Shawna Atteberry

Writer, Editor, Researcher

Sermon: The Hour Has Come

Podcast: The Hour Has Come

John 12:20-36 (Lent 5B)

A lot has happened in the Gospel of John by the time today’s reading happened. On the First Sunday of Christmas, we heard about how the Word became flesh and pitched his tent among us. Jesus’ first sign of turning water into wine rolled into signs of healing, feeding the 5,000, and walking on water. In chapter 11 the signs of Jesus climax in raising Lazarus from the dead. Jesus has also raised some eyebrows like befuddling poor Nicodemus and openly talking to a woman in Samaria. He caused controversy when he chased out the money exchangers and animal sellers from the Temple, and the Temple authorities have had it out for him since then.

Now we come to the hinge in the Gospel of John. In fiction, we call this the point of no return. In novels that is when the final climax of the book becomes inevitable. Sam and Frodo begin their ascent of Mt. Doom. Meg refuses to leave Camazotz without Charles Wallace. Harry drops the Resurrection Stone and enters the Forbidden Forest. It’s the beginning of the final act.

Last week we heard the familiar verse “For God so loved the world,” and Jesus explained that when he is lifted up all who believe will have eternal life. Now the world comes to Jesus. Greeks—Gentiles, probably proselytes—come to see Jesus. The phrase come and see echoes throughout the Gospel as a call to discipleship and now Gentiles, representing the world have come to be disciples.

When Philip and Andrew tell Jesus about the Greeks, Jesus sees this as the point of no return for God’s plan of reconciliation: “The hour has come for the Son of Man to be glorified. Very truly, I tell you, unless a grain of wheat falls into the earth and dies, it remains just a single grain; but if it dies, it bears much fruit.” As with the Synoptic Gospels when Jesus predicts his death he then goes on to tell his followers what it means to be his disciple: “Those who love their life lose it, and those who hate their life in this world will keep it for eternal life. Whoever serves me must follow me, and where I am, there will my servant be also. Whoever serves me, the Father will honor.”

Then we get John’s version of the Transfiguration and Gethsemane in three sentences:

“Now my soul is troubled. And what should I say—‘Father, save me from this hour’? No, it is for this reason that I have come to this hour. Father, glorify your name.” Then a voice came from heaven, “I have glorified it, and I will glorify it again.”

No mountain top experience here. No agonizing prayer in the garden while disciples sleep. Not for John’s Jesus. In John God’s will and the will of Jesus are always in sync. As Jesus said earlier in this Gospel—he is here to do God’s work. This Jesus doesn’t have to wrestle with his destiny because the Word which has always been with God knew what was going to happen when he pitched his tent among us. For John, the Incarnation and the Cross are intimately linked. For the community of John’s Gospel the fact that the Word became flesh always leads to Jesus’ death or in John’s vocabulary: Jesus’ glorification.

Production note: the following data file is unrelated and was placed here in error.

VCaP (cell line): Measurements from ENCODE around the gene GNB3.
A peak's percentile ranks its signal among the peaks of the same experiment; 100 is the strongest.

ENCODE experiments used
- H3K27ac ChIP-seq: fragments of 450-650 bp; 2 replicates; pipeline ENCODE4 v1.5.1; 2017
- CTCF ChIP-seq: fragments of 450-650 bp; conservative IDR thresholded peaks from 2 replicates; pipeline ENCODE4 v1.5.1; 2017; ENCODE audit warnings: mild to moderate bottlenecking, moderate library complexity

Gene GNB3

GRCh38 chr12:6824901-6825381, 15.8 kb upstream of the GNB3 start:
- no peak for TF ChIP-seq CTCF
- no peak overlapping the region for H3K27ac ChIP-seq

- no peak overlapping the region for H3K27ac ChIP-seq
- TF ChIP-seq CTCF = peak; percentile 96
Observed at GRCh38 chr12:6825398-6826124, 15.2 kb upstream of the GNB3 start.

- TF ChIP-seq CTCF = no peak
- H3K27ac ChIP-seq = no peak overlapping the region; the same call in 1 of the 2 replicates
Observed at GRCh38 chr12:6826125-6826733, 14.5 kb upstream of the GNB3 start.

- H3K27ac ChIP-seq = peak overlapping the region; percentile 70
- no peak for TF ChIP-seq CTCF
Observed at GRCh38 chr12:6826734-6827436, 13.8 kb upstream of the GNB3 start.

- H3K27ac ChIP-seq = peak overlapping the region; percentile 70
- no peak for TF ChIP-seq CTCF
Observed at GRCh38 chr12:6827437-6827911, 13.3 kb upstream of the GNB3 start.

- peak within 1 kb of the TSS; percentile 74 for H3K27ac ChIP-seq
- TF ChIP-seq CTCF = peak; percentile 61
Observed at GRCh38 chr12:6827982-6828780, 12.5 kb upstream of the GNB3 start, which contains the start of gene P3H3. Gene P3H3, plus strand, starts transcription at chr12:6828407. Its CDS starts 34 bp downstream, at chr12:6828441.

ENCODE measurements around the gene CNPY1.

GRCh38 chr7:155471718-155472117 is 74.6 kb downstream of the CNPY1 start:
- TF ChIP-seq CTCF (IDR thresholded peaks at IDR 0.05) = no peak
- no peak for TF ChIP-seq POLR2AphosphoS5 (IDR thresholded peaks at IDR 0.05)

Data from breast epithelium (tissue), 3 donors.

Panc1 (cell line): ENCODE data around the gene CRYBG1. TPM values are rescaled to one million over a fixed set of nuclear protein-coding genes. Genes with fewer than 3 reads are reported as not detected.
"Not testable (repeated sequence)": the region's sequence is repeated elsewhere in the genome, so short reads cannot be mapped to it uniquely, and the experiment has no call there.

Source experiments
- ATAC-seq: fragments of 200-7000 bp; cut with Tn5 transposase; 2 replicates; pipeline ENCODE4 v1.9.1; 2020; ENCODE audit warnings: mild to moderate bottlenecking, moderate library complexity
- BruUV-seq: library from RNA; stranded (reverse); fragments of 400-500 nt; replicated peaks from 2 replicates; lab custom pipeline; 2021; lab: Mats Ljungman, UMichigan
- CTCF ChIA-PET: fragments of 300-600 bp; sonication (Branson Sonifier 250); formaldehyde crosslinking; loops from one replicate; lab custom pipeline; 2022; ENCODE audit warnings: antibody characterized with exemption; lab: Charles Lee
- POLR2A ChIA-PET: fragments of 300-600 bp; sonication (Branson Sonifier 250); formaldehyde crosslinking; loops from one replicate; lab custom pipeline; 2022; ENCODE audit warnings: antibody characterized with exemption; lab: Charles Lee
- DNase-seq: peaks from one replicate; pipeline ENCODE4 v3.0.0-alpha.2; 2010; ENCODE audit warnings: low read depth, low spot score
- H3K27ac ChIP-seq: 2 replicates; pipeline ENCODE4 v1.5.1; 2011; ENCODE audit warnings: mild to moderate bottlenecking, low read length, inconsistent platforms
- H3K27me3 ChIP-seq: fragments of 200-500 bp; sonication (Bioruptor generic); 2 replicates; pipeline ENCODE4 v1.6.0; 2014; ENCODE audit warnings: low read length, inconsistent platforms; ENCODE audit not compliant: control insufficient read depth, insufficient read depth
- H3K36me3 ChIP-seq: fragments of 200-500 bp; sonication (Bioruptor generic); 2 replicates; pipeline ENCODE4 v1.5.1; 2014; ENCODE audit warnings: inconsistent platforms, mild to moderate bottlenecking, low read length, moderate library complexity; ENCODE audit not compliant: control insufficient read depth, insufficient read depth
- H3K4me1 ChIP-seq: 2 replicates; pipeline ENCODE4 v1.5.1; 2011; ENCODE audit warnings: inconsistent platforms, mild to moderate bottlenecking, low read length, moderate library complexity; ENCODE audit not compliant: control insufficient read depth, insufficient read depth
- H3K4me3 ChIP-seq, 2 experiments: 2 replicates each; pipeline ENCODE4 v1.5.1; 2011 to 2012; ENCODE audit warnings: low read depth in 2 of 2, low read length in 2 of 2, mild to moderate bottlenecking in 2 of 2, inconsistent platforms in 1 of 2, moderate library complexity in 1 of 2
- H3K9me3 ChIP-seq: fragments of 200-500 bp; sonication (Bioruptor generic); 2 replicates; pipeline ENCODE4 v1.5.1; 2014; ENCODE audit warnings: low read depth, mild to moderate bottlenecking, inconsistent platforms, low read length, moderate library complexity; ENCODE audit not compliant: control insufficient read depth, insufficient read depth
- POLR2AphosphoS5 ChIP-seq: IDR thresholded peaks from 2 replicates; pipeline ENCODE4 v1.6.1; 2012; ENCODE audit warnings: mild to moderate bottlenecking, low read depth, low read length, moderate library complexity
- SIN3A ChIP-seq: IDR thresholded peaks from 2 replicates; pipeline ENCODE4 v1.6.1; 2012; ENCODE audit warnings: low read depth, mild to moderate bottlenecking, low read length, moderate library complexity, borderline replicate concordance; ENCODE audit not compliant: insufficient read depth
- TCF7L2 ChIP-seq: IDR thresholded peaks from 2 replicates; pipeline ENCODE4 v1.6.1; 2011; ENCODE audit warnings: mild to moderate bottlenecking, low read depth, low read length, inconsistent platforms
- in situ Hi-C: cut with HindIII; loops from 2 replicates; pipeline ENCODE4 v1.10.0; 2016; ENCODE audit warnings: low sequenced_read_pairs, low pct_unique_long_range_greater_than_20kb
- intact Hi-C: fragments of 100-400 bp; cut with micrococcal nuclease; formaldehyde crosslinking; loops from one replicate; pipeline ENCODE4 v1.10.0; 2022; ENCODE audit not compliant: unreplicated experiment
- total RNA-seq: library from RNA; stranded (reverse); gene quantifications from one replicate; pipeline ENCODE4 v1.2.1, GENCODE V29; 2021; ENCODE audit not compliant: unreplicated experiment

What do you think about when you think of the word glorify? Government-sponsored terrorism? State-sanctioned executions? Crucifixions? No? Then why does the author of John and the community that this gospel came out of think that way? Why do they think the Crucifixion is the ultimate act that glorifies God (and by extension glorifies Jesus)?

Throughout John’s Gospel Jesus makes it clear that God has much bigger and grander things in store for the human race than how we’re living. Jesus makes clear that there is no end to God’s generosity or grace. The first sign in the gospel isn’t Jesus just turning a little water into a little wine in order to get to the end of the wedding feast. Nope. Jesus turns 120-180 gallons of water into 120-180 gallons of wine. And he doesn’t skimp on the quality either. The steward praises the groom saying: “Everyone serves the good wine first, and then the inferior wine after the guests have become drunk. But you have kept the good wine until now.” The abundance of this first sign is staggering. There isn’t just enough to go around: there’s more than enough of God’s grace and abundance for everyone!

That theme continues in John: Jesus comes not only so the disciples can live—but so they can live abundantly. Jesus doesn’t want his followers to have just enough joy to get through the day—he wants their joy to be complete, which in Greek means literally filled up. In John, Jesus doesn’t just heal any blind man—he heals a man who’s blind from birth, and everyone thinks there’s no hope whatsoever for this sinner or his sinful parents. Jesus not only gives him hope, but he also gives him a new life with endless possibilities ahead of him.